There has been a rising interest in reducing the protections afforded by laws, both at the state level in Arkansas as well as at the national level with new legislation working its way through Congress. Two proposed bills directly aim to limit consumer protections by impacting how consumers can hold companies accountable when they’ve caused harm.
Arkansas’ SRJ8 is a supposed tort reform bill that aims to limit the amount Arkansans would be able to receive in a lawsuit. This potentially affects cases related to civil actions, including medical malpractice, accident and injuries, premises liability and product liability, and essentially puts a price on the lives of Arkansans and takes away the right to a jury trial in tort cases.
The Arkansas Trial Lawyers Association recently spoke out about this bill to encourage Arkansans to speak with their representatives, outlining the bill’s goals:
SJR8 is extremely dangerous for Arkansans because it takes away our 7th Amendment right to fight back by:
- Putting a price tag on life
- Preventing juries from holding harmful entities accountable for causing harm
- Giving lobbyists and politicians control of our courts
- Taking away our right to hire the legal representation we need to protect ourselves from corporate interests and insurance companies
SRJ8 would directly limit the ability of lawyers to fight for consumer and individual rights.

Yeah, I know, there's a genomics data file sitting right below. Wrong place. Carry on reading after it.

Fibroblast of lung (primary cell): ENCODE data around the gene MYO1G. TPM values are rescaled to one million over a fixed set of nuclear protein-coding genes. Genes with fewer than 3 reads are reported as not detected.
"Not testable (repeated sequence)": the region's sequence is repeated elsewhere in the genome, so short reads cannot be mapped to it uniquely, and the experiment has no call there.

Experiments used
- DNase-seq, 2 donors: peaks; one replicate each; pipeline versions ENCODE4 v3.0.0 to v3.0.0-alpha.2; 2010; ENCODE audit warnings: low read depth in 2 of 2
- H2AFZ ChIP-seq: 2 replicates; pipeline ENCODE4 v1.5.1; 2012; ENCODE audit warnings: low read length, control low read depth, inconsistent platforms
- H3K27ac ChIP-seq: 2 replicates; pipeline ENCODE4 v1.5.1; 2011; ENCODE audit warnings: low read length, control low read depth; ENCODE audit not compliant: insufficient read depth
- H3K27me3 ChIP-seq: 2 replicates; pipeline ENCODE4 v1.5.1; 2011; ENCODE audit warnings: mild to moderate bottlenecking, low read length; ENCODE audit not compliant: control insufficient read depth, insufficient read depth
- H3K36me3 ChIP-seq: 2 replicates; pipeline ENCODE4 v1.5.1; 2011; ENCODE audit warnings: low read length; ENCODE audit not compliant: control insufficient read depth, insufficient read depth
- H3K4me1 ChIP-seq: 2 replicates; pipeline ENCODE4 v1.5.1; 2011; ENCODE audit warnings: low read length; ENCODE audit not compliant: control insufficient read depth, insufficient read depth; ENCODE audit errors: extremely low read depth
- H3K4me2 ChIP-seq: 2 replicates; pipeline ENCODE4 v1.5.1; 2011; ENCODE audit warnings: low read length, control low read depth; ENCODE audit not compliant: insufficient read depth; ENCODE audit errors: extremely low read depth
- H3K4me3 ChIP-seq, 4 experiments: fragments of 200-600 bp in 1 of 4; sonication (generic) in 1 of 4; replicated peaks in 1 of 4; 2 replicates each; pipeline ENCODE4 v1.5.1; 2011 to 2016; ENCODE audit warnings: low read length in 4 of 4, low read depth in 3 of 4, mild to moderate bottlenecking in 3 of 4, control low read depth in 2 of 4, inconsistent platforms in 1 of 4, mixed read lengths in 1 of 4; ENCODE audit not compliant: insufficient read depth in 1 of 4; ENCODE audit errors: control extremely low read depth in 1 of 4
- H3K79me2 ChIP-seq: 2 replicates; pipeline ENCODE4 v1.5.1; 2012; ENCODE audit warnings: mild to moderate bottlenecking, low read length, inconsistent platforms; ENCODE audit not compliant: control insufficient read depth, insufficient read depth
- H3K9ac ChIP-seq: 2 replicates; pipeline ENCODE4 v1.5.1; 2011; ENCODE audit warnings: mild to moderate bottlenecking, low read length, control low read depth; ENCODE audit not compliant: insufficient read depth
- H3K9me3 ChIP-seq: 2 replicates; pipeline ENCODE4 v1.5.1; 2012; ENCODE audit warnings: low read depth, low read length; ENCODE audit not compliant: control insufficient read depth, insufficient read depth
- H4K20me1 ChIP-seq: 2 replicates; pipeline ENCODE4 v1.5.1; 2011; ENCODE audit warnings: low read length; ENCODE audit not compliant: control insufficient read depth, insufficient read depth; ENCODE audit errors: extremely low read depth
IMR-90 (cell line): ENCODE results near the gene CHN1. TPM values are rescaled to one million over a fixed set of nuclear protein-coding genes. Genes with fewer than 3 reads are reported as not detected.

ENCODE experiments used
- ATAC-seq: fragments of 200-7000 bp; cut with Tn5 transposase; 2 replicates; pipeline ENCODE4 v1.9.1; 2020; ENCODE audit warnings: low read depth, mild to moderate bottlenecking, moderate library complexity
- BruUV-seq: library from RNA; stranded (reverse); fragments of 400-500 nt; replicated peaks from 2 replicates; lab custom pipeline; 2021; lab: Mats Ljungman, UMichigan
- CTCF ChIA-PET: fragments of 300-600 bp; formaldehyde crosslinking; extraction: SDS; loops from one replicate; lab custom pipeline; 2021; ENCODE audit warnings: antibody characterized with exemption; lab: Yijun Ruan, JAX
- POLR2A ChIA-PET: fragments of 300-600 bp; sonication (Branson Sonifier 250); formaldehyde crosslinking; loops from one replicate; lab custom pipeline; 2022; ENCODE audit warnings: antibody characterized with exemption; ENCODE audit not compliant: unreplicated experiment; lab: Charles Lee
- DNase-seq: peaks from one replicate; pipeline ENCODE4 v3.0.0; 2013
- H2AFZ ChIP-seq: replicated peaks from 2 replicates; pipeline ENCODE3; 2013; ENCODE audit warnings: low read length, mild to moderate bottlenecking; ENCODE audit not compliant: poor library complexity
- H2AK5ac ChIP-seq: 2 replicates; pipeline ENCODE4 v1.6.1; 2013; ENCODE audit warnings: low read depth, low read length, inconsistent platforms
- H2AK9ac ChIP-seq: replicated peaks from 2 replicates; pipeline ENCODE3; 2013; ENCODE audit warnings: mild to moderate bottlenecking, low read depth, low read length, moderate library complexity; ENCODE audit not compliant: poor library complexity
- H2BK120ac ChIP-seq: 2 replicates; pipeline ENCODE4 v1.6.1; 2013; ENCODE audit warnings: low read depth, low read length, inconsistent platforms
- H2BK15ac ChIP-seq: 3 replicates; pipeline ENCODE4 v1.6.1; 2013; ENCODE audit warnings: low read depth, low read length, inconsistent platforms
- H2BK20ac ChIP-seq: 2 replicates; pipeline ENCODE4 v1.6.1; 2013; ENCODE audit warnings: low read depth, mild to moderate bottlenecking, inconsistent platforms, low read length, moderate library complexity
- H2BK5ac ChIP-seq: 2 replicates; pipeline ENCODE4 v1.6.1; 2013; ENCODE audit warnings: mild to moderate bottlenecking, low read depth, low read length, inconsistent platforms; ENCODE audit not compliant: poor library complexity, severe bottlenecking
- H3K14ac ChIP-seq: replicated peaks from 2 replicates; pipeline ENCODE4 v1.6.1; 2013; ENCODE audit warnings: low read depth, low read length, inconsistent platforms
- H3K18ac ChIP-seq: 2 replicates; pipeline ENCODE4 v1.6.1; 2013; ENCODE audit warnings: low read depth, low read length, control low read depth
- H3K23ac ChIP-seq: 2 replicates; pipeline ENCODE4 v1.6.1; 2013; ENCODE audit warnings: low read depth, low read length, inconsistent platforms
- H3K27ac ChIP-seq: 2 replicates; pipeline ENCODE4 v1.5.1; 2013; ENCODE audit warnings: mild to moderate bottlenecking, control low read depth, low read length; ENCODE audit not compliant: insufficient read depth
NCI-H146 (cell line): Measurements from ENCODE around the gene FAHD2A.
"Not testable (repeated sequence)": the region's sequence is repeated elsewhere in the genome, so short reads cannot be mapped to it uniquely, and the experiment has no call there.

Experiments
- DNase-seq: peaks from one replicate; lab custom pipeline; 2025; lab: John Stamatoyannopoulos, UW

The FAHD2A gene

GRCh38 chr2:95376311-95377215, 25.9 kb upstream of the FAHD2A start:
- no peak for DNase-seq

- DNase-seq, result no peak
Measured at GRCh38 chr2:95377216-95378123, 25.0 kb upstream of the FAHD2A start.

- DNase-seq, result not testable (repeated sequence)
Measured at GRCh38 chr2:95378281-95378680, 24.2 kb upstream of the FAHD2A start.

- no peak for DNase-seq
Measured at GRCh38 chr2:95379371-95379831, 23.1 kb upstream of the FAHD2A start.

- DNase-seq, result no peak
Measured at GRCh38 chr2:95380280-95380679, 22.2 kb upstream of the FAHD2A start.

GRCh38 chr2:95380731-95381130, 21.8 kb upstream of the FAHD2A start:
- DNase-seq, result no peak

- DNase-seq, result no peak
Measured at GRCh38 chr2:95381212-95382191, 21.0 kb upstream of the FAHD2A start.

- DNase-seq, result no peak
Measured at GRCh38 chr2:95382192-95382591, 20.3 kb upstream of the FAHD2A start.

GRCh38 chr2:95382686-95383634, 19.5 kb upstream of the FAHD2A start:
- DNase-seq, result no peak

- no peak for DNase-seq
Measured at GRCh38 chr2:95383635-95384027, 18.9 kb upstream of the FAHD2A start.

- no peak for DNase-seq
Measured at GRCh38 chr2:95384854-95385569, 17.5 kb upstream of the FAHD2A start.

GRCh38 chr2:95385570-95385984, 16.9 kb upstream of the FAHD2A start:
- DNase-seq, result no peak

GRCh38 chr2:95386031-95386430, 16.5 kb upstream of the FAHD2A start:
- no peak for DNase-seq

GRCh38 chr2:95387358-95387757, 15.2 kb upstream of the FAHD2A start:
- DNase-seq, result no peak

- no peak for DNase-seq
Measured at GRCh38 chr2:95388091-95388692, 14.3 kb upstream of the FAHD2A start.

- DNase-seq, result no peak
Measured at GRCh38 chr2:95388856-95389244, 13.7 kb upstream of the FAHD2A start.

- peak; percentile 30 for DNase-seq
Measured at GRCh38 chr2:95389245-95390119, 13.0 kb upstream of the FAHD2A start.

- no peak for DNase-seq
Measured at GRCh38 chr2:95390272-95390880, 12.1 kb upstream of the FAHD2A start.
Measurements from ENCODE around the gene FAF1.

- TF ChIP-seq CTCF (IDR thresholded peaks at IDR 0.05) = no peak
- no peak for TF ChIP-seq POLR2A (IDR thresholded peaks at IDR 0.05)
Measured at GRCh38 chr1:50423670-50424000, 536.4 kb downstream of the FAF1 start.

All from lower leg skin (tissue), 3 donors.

On the national level, there are new bills reaching the floor that will make it nearly impossible for consumers to recover finances lost in Ponzi schemes. Representative Bob Goodlatte sponsored a bill that recently passed through the House Judiciary Committee titled the “Fairness in Class Action Litigation Act.” Opposed by hundreds of civil rights groups and other advocates for justice, the bill will do tremendous harm in limiting consumer protections.
In an article examining the bill, Paul Bland of Public Justice wrote an explanation of what the bill aims to do:
Goodlatte’s bill was drafted by corporate lobbyists to eliminate the vast majority of class action lawsuits. It would roll back protections for defrauded investors, cheated consumers, people whose privacy has been violated, small businesses harmed by price fixing, workers cheated by wage theft, and pretty much anyone harmed in any way by corporations that break the law.
Regardless of whether these bills become laws both in Arkansas and nationally, it’s clear that consumer protections are under fire in our current political climate.